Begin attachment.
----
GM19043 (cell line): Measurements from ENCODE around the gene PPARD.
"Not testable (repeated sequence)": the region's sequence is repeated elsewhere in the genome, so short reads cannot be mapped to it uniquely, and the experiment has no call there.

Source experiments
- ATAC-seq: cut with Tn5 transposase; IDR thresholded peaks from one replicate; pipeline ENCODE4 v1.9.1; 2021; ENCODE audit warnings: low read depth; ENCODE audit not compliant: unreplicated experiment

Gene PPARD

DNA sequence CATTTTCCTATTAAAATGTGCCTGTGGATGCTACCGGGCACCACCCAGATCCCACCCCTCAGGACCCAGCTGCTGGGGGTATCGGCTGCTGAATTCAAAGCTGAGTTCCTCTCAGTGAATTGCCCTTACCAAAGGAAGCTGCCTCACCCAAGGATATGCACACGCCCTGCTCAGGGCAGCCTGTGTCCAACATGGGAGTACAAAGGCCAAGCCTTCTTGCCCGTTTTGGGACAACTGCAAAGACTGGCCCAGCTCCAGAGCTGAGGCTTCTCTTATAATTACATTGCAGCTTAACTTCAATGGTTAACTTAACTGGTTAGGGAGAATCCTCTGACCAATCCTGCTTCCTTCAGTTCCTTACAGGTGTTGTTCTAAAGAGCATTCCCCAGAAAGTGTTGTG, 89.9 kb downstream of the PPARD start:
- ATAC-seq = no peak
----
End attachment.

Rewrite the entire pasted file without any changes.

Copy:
GM19043 (cell line): Measurements from ENCODE around the gene PPARD.
"Not testable (repeated sequence)": the region's sequence is repeated elsewhere in the genome, so short reads cannot be mapped to it uniquely, and the experiment has no call there.

Source experiments
- ATAC-seq: cut with Tn5 transposase; IDR thresholded peaks from one replicate; pipeline ENCODE4 v1.9.1; 2021; ENCODE audit warnings: low read depth; ENCODE audit not compliant: unreplicated experiment

Gene PPARD

DNA sequence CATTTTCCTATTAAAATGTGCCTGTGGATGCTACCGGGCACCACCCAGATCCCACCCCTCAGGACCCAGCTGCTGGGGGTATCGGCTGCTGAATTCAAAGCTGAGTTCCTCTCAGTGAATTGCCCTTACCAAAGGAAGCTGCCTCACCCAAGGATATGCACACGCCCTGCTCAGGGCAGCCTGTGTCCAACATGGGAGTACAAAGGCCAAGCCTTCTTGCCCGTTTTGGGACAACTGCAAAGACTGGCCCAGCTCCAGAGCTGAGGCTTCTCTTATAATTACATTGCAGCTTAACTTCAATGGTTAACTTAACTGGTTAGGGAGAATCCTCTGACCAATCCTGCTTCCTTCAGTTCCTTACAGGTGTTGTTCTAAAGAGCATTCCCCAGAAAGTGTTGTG, 89.9 kb downstream of the PPARD start:
- ATAC-seq = no peak